A series of coincidences put me in the right place at the right time. I got referred to the security job while brainstorming at the employment office with the job counselor. I got fired at one site for being a whistle-blower. I worked in another city for a month and a half, then heard about an opening in my town from a friend. I'd met this friend, Shelly, at the site I was fired at and she'd left too. She'd moved on to a different site, where he worked, and so she knew about the opening there. I called the company and got an interview.
He was the trainer for my position. He worked the same job on another shift.
He almost wasn't open to a relationship. He broke up with his ex a month before. She'd strung him along for two years. Even though she kept saying that they were "just friends" he'd kept on hoping for more. Every embrace, every night of passion kept him hooked. Finally, she had ended it.
I never quite know whether I wish to strangle her for mistreating him or thank her for being such a fool as to let him go.
He told me, after we'd dated for awhile, that if he'd still been with her he wouldn't have said yes when I asked him out. I had asked, curious. I shuddered at the thought that I might have missed out:missed out on his body, his heart, his humor, his tenderness--his love.
I almost didn't write the card. It expressed my attraction and requested the chance to get to know him better. I gave it to him at work.
I was afraid. Being alone was safer. I knew how to get by. Aching for a romance that never comes seemed easier than getting over a romance forever lost. I wasn't sure I could risk again. Gripped by fear, I even questioned the strength of my attraction. Did I really want him in particular? Or was it the force of loneliness--or lust?
I teetered on the edge of indecision for days. I can't even say exactly what pushed me over the edge, in the direction of risk. But over I went.
Into his arms.
But he almost didn't say yes.
He'd heard about my card in advance. Supervisors told him: If you're not comfortable with this, tell us and we'll put a stop to it.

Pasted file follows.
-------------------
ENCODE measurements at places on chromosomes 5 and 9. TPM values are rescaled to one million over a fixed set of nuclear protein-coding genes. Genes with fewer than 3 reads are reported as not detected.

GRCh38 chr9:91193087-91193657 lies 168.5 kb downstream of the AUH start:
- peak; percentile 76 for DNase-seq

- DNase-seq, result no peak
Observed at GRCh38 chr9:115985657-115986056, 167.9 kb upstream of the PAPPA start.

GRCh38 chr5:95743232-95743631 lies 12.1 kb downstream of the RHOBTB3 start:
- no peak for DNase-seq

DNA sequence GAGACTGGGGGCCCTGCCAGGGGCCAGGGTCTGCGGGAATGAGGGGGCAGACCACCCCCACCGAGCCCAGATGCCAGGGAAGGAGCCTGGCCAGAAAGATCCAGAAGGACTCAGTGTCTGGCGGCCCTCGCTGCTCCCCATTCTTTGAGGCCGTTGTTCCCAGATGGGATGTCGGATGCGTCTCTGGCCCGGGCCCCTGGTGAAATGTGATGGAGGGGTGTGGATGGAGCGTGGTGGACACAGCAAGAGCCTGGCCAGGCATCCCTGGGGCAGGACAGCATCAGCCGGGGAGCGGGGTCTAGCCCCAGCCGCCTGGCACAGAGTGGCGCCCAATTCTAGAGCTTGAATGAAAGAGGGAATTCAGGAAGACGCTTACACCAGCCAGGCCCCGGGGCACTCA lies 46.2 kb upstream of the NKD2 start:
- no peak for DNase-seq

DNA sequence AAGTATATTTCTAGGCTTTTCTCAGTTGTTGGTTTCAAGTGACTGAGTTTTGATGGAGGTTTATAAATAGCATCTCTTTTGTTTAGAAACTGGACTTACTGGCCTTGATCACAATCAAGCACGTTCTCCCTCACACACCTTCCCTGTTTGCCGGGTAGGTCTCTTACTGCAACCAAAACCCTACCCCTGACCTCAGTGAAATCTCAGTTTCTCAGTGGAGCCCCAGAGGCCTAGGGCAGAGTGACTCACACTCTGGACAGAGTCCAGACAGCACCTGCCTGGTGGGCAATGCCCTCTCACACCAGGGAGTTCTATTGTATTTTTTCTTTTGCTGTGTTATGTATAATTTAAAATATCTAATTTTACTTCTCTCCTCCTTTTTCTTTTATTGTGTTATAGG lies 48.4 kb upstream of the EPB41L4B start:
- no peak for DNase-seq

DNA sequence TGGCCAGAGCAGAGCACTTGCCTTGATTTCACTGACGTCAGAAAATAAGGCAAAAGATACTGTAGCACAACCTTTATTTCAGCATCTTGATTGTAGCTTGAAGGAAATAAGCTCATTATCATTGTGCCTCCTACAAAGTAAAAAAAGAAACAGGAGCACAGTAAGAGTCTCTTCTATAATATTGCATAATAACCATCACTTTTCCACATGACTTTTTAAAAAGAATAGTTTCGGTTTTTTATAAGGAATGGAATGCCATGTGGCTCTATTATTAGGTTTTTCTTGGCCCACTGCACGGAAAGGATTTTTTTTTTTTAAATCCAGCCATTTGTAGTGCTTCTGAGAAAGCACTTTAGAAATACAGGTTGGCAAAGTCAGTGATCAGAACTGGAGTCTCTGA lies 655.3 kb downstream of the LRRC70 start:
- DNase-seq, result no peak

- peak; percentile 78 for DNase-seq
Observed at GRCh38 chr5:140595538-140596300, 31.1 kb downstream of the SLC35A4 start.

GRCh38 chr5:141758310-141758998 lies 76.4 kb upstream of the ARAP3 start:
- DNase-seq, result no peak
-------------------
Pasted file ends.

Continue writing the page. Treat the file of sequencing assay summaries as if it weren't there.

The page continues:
He'd also heard that I was bisexual, fourteen years older, and a witch. Fortunately, this intrigued him.
Nevertheless, hurt, weary of being used, he was not sure he wanted to risk again, either.
One phrase decided him in my favor: "I admire your intelligence, your kindness and your sense of humor--and your gorgeous eyes!"
I almost didn't write that.
I agonized over what to write, once I decided to send the card. I sat there with it in front of me at work, frustrated, for hours. I wanted to write something wonderful, profound. I was a writer, after all. I felt pressured. And my mind was as blank as the inside of the card.
Finally, exasperated with myself, I grabbed a sheet of scratch paper. Willing myself to forget about writing deathless prose, I tried to write about the facts: I had been wanting to ask him out. I was too shy, worried about making our work situation awkward and uncertain.
Almost as an afterthought it occurred to me that maybe I should tell him why I found him attractive. I had to stop and analyze just why I was so interested--something I really hadn't done--and then frame it into words that might move him. Somehow the words I chose were just the right ones.
We hit it off as soon as we started dating. The day he called to respond to my card we talked for two hours. From the beginning we got along quite well, and it made me optimistic about the future. And as every month passed we grew closer and closer. Our discussions began to focus on a shared future. Eventually we talked of rings, a wedding, a honeymoon.
It's scary sometimes to think of the "almosts" that could have kept us apart. We could have missed the chance to share this incredible happiness together.
But I tell myself it's true, what my mother always said: "Almost doesn't count."